on manual and low level work. For instance, ICM depth tracking
research shows that:
of 14 to 16 year-olds think that apprenticeships are aimed at
those who don't do well at school, compared to 23% of 17 to 18
year-olds and 17% of 19 to 24 year-olds.
of 14 to 16 year-olds think that apprenticeships are only available
for manual workers, compared to 10% of 17 to 18 year-olds and
8% of 19 to 24 year-olds. 
26. Professor Paul Croll and Professor Gaynor Atwood
told us that those in the bottom quartile of academic achievement
do not tend to undertake apprenticeships, despite an expectation
among people in that group that they would do soin fact
apprentices tend to be from the third quartile of academic attainment.
27. The Association of School and College Leaders
was one of several organisations to suggest that apprenticeships
are viewed by some as a "second class option".
The contributions to our online forum, hosted on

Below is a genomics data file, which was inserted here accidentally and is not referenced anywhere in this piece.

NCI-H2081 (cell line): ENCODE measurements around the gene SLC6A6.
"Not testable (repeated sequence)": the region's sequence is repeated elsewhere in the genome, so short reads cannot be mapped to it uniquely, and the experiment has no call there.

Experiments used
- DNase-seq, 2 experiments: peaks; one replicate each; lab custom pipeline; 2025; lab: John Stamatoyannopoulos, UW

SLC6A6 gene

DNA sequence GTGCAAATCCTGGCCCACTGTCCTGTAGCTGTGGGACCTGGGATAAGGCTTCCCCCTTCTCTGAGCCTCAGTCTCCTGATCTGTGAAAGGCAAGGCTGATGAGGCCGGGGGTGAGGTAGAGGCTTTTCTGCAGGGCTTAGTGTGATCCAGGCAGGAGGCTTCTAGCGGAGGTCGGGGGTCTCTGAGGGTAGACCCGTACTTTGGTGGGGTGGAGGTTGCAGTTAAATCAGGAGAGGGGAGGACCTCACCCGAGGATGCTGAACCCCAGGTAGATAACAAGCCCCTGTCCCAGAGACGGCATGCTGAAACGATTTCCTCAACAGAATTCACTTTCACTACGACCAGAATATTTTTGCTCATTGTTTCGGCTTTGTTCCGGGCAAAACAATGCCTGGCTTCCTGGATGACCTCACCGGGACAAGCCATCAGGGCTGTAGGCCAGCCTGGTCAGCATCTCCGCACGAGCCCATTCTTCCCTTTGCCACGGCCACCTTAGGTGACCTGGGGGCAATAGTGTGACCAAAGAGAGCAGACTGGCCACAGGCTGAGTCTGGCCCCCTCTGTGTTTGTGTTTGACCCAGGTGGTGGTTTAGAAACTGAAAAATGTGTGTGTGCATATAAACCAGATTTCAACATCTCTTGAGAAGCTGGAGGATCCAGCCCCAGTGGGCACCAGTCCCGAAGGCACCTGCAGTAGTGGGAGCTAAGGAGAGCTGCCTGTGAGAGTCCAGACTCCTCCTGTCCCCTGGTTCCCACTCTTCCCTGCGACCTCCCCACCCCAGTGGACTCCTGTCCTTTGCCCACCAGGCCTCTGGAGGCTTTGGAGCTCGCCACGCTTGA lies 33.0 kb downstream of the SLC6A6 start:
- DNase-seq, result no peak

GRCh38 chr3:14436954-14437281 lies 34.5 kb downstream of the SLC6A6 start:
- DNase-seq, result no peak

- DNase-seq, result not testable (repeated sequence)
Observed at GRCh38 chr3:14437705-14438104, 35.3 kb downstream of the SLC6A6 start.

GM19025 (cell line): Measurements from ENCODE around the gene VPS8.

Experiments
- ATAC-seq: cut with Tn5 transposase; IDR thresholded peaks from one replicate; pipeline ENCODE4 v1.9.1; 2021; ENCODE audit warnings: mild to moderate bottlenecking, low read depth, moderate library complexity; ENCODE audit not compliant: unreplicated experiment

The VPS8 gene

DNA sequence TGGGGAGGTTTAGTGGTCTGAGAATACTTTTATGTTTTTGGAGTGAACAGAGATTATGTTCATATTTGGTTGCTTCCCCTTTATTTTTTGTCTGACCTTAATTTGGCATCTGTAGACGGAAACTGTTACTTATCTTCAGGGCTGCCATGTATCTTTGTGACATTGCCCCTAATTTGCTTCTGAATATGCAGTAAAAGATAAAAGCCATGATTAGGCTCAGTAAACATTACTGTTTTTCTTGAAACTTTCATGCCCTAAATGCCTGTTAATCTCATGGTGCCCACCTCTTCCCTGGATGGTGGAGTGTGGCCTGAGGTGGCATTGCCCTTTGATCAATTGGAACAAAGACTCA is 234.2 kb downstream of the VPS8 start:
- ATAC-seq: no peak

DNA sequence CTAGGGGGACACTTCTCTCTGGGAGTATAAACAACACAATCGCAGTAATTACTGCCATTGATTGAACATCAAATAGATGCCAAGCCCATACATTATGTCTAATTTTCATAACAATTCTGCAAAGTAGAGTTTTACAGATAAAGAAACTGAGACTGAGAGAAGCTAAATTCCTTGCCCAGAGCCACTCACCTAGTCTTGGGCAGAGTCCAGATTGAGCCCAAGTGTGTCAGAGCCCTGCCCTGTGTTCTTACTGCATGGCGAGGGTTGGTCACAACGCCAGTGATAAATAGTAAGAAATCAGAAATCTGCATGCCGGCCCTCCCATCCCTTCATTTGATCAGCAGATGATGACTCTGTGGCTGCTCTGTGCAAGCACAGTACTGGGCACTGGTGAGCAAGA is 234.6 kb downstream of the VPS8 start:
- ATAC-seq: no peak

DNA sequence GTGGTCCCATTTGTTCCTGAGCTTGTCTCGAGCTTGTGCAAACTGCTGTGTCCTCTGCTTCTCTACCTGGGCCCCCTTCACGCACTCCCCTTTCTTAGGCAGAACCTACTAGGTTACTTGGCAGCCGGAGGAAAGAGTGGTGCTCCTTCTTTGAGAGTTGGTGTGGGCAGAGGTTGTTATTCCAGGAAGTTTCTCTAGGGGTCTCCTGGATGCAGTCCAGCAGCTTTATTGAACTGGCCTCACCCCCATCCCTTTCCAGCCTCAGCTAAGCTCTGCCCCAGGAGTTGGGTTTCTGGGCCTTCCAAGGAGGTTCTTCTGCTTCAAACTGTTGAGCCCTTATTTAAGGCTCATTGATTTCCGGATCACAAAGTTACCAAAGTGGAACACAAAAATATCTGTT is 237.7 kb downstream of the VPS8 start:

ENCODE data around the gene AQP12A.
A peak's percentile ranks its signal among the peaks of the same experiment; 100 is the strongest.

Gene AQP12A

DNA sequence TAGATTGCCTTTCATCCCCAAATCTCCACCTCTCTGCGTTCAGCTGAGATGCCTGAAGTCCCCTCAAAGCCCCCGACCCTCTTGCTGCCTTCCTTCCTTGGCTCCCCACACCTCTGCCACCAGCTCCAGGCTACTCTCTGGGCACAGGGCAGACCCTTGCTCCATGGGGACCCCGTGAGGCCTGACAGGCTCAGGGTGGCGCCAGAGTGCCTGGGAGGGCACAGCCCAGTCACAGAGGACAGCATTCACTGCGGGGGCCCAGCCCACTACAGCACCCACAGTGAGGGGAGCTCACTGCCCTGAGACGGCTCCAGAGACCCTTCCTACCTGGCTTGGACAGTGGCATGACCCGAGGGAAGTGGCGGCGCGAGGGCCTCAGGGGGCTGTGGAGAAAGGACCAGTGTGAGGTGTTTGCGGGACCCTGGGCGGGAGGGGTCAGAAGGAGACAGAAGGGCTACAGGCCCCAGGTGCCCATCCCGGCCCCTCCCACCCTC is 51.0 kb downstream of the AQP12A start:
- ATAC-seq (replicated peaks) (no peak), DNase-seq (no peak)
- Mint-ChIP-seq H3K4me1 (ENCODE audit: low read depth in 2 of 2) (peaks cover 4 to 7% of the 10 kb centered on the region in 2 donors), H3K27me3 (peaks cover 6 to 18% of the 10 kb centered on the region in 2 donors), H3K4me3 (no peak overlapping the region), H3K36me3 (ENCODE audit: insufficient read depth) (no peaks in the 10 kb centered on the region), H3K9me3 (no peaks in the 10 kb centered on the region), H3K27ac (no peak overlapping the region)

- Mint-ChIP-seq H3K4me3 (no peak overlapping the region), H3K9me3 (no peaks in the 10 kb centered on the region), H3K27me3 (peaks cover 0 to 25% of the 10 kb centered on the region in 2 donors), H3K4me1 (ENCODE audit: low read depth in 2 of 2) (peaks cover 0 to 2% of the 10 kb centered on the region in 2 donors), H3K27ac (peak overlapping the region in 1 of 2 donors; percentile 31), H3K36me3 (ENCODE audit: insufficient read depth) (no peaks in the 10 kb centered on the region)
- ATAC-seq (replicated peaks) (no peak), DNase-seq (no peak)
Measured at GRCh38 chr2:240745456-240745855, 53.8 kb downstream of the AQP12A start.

www.thestudentroom.com,illustrate the negative perception
of apprenticeships. "Raineandfyre", a member of the
At one time, if you were an apprentice you were
probably being trained for a highly skilled, highly paid job in
heavy industry (eg. as an electrician in a coal mine). You were
promised a job for life which could more than support you and
your family, as the high risks of injury or death involved in
your working life were rewarded with an excellent fair wage and
pension. What can you get now? £2 odd an hour and a BTEC
at the end of it?
28. The Chartered Institute of Personnel and Development
highlighted "this perception that university offers more
opportunities and choice which can heavily influence the decisions
of parents and children as to what route they should choose".
29. Negative perceptions of apprenticeships are also
a problem for employers. Dan Hooper from the Federation of Small
Businesses summarised employers' views:
We do not like to see apprenticeships linked
with youth unemployment, because from a small business perspective
our members tell us that makes them think it is a Government programme
and they are getting poor-quality students. To bleed the point
dry on quality, it would help if Government rhetoric changed.
Government has a powerful voice in talking about youth employment